Now the first thing you need to realise is that I have been self-publishing since Cider Lane came out back in 2015, and in that time I have released three novels and a novella, none of which, apart from A Scar Of Avarice, is linked to the others. Sales on the month of release tend to do well, but after that, they drop off steeply. There are months that I haven’t sold books. generally, these months are in the long gap between releases, when I am not trying very hard to push books and if I am been honest my drive as a self -publisher has run out of fuel. But a lot of things have changed in the last few months, including my approach, aims and goals. Which is why when I looked back on April this morning this was the pair of graphs I was looking at.

april sales

Okay, clearly I will need to explain a little about what the graphs are actually saying.

  • The upper graph is Amazon book sales, both paperbacks and kindle
  • The lower graph is Kindle Unlimited page reads
  • The different colours refer to different titles or editions
  • This doesn’t include direct sales at Scarborough
  • This also doesn’t include Harvey Duckman Anthologies
  • I’ve also taken out the free copies of Scar ( there were about 65 in total of those)

To be clear, this is a damn good month for me. Every single one of my titles sold multiple copies. Every single one of them also had at least one copy read on kindle unlimited on which I had a total of 3336 page reads for the month, which is the most I have ever had in a single calendar month. Total sales on Amazon discounting the free novella was 20 books, if I guestimate the pages reads into books (it varies on each title, so it’s less than straight forward, passing place is a long book, the novella isn’t ) those amount to about 11 books. And if I add in the books, I sold at Scarborough, which was roughly another 10 (I would have to actually count paperback and do maths to be sure) that’s 41 books sold.

The point here is this, just sitting around waiting for books to sell gets you nowhere. You might not think 41 books is a lot of sales but baring in mind this is now over 4 months since the release of the first Hannibal novel, those 41 sales are not sales to people who have bought my books in the past, these are new release sales. Three of those sales are Cider Lane a novel, not in a genre I actively write in: or blog about, that came out four years ago. Eight of them are Passing Place which is itself almost three years old now. All in all, this was a very successful month for me. The question, therefore, is why…

Which is a difficult question because for most of the month I have been using AMS advertising, which accounts for some of these sales, There are also the direct sales at SCS which is an entirely new thing for me. It has also been Indie April, and I have been busy helping the Indieverse and a couple of sales have gone to other Indie authors, or have been because other Indie authors have shared my posts etc. There are also all the cards I handed out at Scarborough. There are all the free novella’s I gave away that have hopefully caused a few readers to consider buying some of my other books. There is the high position the Amazon charts that my books have achieved, and there are Harvey Duckman readers, enjoying The Cheesecake Dichotomy and then perhaps deciding to give my novels a try.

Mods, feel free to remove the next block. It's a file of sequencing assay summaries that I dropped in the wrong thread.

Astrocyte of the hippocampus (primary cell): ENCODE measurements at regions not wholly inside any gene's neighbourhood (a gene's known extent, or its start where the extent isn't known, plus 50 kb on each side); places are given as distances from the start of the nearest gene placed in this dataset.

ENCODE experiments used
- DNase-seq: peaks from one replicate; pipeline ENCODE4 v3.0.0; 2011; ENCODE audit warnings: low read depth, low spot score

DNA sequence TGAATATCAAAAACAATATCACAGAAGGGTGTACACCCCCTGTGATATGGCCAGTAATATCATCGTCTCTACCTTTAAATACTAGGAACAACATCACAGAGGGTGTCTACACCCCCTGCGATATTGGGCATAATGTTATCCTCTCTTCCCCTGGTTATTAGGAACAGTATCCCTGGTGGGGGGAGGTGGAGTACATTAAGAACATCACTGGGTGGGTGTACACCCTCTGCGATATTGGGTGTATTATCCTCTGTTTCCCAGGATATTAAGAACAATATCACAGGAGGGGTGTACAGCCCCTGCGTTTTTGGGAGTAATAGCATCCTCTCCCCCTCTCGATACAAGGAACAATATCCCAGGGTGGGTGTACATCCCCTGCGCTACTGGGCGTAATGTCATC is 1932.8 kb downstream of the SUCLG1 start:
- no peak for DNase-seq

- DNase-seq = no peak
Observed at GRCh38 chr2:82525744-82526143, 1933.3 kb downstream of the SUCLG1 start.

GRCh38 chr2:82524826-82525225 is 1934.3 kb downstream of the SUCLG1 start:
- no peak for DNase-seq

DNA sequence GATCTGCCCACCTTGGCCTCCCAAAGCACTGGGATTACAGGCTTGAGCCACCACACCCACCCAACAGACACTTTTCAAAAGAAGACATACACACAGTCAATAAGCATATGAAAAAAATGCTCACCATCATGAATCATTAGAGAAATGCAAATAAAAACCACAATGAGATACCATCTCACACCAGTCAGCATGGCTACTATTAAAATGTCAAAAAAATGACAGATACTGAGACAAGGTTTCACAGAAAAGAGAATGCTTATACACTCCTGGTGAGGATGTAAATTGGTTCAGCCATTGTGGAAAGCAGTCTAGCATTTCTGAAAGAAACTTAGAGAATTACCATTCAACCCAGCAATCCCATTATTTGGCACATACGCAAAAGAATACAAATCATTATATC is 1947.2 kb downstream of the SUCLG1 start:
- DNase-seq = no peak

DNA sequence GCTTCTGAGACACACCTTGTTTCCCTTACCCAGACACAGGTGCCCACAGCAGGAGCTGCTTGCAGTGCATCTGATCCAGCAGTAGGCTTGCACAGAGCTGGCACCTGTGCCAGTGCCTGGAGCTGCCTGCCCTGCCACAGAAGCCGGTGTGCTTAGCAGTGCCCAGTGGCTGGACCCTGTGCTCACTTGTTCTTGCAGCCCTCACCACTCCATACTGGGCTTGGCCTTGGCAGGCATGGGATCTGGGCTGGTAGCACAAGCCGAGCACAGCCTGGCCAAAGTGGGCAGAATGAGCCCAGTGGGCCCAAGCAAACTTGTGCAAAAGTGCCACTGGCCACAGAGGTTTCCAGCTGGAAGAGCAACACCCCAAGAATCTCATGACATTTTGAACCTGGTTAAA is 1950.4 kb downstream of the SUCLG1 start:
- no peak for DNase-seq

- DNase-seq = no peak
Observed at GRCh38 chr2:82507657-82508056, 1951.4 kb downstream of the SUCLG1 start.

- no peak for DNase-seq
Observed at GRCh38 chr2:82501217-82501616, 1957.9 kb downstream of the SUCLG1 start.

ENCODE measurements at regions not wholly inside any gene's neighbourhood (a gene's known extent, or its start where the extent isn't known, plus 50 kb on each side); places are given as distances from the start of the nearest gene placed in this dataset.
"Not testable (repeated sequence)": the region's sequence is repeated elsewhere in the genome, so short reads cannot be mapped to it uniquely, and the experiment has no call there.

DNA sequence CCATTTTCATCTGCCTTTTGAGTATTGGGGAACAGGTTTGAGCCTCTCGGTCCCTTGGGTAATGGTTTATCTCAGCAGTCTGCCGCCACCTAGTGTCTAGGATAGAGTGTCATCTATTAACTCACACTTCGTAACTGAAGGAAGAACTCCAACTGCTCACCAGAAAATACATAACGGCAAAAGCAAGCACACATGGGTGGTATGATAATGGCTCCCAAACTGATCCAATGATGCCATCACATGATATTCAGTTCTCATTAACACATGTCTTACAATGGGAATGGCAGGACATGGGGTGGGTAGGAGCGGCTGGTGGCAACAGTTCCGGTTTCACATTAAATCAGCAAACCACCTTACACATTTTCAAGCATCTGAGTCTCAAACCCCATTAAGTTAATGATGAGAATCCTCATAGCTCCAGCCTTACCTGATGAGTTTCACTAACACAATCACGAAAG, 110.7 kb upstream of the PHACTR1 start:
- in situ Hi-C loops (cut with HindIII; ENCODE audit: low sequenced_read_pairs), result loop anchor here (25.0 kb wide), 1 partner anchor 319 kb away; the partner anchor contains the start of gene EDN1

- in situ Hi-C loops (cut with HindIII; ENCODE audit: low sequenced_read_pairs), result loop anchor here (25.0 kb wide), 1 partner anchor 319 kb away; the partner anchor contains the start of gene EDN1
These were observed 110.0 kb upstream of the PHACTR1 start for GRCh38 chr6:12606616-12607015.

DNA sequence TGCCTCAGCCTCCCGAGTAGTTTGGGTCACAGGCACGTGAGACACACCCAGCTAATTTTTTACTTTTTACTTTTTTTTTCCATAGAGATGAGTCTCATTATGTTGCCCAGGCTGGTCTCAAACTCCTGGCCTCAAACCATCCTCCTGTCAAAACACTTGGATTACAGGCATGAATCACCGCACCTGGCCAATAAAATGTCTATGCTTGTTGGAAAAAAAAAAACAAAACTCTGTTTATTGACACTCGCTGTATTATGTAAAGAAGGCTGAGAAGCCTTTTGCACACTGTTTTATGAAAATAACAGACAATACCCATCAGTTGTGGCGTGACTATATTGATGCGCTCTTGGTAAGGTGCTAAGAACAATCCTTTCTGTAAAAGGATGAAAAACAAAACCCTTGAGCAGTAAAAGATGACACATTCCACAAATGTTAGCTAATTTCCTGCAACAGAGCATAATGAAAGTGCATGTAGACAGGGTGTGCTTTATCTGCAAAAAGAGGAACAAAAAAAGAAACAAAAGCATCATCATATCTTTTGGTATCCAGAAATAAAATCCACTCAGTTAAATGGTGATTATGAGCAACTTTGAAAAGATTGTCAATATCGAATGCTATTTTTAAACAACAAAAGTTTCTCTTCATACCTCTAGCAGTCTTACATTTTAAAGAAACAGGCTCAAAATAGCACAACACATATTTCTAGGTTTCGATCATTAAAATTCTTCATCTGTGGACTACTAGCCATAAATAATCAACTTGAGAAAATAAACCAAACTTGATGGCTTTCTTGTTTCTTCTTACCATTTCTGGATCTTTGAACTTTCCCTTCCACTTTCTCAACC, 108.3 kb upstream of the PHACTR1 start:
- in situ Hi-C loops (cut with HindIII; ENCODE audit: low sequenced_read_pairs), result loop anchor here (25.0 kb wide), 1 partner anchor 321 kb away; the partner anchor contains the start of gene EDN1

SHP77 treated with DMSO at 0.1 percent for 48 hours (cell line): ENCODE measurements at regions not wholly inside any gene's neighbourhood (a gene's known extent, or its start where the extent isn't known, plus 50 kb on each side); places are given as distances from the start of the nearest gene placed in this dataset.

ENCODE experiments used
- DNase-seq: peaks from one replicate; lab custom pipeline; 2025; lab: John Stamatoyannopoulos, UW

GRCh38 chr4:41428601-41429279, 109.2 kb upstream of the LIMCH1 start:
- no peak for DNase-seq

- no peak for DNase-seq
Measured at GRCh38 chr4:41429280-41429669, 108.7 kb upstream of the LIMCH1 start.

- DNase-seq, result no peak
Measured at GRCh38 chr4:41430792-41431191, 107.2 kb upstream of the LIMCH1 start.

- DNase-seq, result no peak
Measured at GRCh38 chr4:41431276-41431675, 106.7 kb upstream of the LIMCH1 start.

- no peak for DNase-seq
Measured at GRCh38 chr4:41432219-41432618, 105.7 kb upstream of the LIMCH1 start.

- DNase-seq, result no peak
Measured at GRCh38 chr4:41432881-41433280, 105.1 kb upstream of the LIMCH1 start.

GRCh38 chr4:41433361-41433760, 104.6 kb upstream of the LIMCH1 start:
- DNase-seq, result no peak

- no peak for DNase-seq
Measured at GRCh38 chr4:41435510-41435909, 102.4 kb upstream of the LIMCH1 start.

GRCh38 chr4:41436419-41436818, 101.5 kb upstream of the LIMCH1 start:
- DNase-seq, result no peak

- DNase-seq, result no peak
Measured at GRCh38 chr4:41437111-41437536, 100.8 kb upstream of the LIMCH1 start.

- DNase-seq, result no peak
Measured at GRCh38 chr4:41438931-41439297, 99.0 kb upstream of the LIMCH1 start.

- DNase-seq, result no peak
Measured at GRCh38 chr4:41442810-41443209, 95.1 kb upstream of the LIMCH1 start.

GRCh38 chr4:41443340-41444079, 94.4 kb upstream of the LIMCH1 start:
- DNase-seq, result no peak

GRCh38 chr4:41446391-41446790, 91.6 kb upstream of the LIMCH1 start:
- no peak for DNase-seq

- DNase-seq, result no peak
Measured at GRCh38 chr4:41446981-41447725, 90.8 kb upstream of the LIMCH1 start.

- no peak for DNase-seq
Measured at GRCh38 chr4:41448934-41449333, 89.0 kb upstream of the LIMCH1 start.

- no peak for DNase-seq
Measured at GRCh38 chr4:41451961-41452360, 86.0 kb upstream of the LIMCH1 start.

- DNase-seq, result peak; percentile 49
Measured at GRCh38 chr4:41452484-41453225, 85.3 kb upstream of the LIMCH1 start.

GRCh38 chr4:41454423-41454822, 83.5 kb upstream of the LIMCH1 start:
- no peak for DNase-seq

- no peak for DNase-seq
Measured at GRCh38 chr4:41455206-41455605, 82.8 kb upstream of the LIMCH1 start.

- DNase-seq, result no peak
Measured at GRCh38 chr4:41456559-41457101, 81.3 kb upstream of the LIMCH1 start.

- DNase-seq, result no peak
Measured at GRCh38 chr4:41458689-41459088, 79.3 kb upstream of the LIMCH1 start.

In short, it has been a hectic month, with a lot going on, but importantly I have done well by my terms, and hopefully, May will build on this.

So if you’re an indie writer, and you want people to read your work, my advice is simple, keep on pushing, working hard and doing what you can to get people to give you books a try. Hard work pays off.

Posted in amwriting, blogging, goodnews, Hannibal Smyth, Harvey Duckman, indie, indie novels, IndieApril, indiewriter, opinion, sci-fi, self-publishing, steampunk, writes, writing | Tagged , , , , , , , , | Leave a comment

The Hopeless Interview…

As an indie author, I try to be a bit of an advocate for indie novelists and indie creators in general. But while my reviews may entertain, and hopefully even point some of you in the direction of books which you will both love and cherish but would have escaped your notice otherwise, authors themselves fascinate me almost as much as the books they write, as indeed do artists of all kinds. As such, because its a way to get them to answer my own questions, I do the odd interview with indie writers here. Today, therefore, I’ve had the absolute treat of interviewing Nimue and Tom Brown, (which is to say they emailed me back the answers to a few questions, but it sounds way cooler if I pretend I actually went to interview them…) Which makes this The Hopeless interview. Which is apt because I am on occasion a hopeless interviewer…

Tom and Nimue are collectively responsible for art, stories and tentacles in the series of graphic novels set on the island of Hopeless, which lays somewhere of the coast of Maine, it’s not clear if Maine is aware of the island hidden behind a remarkably persistent fog bank, but if it is I suspect if Maine is aware then there are warning signs on buoys all around it with skull motives and ‘Warning Do Not Pass’ written in red paint all over them. At least, I would assume its paint… But I digress…